the Effingham Railroad
Amtrak Station (EFG)
CSX and CN
Mid America Motorworks
the Cross of the Crossroads
GPS Coordinates: 39.116503, -88.547655 (at the CSX/CN diamond)
Phone A/C: 217
ZIP: 62401 (at the station)
Access by train/transit:
Amtrak Effingham Station
Effingham is home to perhaps the shortest Short Line Railroad in the U.S., the Effingham RR.
The major players in town are the CN and CSX, and they have a diamond
located adjacent to the Amtrak Station. CN (Ex IC) line sees
about 25 trains per 24 hours (CN Central Division, Champaign Sub).
The CSX (ex PRR & Conrail) line sees about 19 trains per 24 hours
(CSX Great Lakes DIV, St Louis Line Sub). The BNSF (maybe, still?,
as the BN did) has trackage rights over the CN/IC from Memphis.
The map below by the State of Illinois, is part of their 1984 statewide
map showing all of the railroad lines in Illinois - it's a thumbnail, so you
can click on it to get to the full size area map I made (~1meg JPEG).
Websites and other additional information sources of interest for the area:
Effingham IL is at the crossing point of highways I-57 and
I-70, and the CN/IC and CSX railroads. This rare transportation center
in a fast growing community was an excellent opportunity for a short line
railroad. The Effingham Railroad was started in 1999 and designed as
an economic development tool to attract new industries to the area.
The railroad has opened Effingham to a new class of prospects which rely
heavily on transportation for their success. The EFRR connects with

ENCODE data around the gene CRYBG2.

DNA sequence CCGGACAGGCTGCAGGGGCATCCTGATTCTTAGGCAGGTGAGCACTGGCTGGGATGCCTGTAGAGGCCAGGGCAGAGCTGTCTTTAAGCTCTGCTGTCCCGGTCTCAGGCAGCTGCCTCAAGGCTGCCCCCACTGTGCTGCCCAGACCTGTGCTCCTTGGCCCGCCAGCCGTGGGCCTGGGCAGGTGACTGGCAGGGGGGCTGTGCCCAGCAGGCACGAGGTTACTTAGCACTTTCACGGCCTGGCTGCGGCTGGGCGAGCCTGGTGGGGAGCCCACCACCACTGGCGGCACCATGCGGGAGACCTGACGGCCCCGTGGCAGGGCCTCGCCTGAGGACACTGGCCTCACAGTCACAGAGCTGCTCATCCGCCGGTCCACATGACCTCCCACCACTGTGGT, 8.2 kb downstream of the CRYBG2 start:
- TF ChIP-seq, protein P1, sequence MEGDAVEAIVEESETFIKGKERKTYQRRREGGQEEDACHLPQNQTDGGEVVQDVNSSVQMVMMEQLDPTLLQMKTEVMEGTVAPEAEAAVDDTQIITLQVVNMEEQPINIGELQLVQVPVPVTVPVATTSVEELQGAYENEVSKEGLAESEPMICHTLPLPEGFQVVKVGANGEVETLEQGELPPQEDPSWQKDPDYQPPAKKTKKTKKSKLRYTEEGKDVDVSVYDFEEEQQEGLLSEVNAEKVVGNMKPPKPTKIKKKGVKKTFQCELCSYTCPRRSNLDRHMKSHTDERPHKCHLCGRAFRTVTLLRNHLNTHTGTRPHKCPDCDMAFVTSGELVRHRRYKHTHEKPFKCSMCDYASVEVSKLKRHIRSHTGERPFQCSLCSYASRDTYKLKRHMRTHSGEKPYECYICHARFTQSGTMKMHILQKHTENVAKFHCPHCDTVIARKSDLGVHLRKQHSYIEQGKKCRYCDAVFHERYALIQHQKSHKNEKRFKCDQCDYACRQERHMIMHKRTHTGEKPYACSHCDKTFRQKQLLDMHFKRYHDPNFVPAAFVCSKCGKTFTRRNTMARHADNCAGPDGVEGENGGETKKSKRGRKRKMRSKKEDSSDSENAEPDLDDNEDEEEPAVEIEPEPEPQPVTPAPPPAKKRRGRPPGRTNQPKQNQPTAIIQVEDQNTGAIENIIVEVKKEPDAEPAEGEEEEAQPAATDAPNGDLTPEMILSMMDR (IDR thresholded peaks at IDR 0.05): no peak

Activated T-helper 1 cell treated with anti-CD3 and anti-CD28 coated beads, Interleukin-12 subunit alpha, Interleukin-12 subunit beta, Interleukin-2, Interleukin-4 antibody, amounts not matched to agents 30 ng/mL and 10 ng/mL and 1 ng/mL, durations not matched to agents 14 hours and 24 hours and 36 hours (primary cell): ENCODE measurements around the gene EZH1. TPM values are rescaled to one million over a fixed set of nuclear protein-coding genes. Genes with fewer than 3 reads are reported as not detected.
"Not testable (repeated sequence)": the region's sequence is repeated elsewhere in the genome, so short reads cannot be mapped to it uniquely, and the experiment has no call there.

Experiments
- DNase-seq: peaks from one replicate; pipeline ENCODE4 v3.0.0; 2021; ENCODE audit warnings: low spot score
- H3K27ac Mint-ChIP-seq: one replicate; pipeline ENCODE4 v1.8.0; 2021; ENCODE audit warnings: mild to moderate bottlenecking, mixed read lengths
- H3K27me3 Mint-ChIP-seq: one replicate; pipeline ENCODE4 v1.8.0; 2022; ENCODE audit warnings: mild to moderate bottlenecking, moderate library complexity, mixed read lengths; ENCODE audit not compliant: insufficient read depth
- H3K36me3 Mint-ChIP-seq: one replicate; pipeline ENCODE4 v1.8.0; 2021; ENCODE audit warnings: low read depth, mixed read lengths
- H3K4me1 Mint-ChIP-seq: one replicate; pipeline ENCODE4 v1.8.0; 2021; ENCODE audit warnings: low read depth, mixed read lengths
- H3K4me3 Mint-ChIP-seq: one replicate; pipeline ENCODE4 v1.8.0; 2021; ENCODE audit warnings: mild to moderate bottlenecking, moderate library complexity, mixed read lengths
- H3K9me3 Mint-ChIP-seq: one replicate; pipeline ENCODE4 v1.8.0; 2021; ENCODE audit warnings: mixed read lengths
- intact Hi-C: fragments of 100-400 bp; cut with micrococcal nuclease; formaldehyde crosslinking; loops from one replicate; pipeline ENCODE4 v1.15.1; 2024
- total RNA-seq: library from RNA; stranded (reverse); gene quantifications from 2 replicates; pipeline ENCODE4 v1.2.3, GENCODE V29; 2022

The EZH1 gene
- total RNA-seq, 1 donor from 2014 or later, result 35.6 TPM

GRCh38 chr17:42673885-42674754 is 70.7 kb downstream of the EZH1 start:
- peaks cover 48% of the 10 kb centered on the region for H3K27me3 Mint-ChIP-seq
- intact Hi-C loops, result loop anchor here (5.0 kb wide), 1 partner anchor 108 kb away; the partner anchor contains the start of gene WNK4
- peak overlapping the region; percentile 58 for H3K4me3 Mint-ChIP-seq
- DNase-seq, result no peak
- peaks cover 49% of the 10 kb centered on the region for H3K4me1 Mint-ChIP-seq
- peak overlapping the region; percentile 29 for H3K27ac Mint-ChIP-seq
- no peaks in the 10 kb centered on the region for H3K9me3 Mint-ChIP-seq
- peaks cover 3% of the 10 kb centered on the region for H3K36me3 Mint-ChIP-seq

the Canadian National/Illinois Central and CSX (formerly Conrail) Railroads.
They claim to be the only new railroad to be built in the 20th Century (
The City of Effingham, Illinois, is served by the
Illinois Central Railroad (IC) and CSX (previously Conrail). In November
1996, Effingham Railroad Company (EFRR), a
new carrier which had not yet begun operations, proposed to the Surface
Transportation Board to operate approximately 206 feet of existing track,
which it intended to acquire from Agracel Corporation within the Effingham Business Park.
This existing track was part of a 490-foot track (called "the beer track"
because it was used to transfer beer from rail cars to trucks) connected to
Conrail's line. Effingham Railroad also proposed to construct 9,835 feet of
new track within the industrial park. Ready-Mix, an existing shipper located
in the industrial park, would be served by 1,867 feet of this new track,
which would also serve new shippers that might locate in the industrial park.
What followed was an intense dispute between EFRR and the Union
as to the classification of these tracks. However, the Union's petition for
review of the determinations of the Board were denied, and the EFRR received
Surface Transportation Board approval to begin operation in 1997 as a class
III line haul common carrier railroad operating within the Effingham
Business Park over an interchange with Conrail (now CSX). In the fall
of 1998, TQW, a public warehousing operation, started construction on 1.4
miles of trackage mainline to serve new industry and also interchange with
the Illinois Central. Today, EFRR's trackage totals 1.7 miles.
The commodities currently being hauled are crushed stone, printing paper,
lumber, particle board and vegetable oil. In 2002, Krispy Kreme Doughnuts
started utilizing the EFRR with a new spur to their new manufacturing and
distribution facility, which produces prepared doughnut mixes for
distribution to the Midwestern and Western regions of the U.S. The other
clients that EFRR serves are Mid Illinois Concrete, Bunge Foods, Irving
Paper, Fraser Paper, Pactiv, Stevens Industries, TQW crossdock and TQW's
rail facility which has an inside rail dock.
Looking at the spurs marked as "existing track" in
the plan, the Timesaver configuration is formed by the Bunge Track, the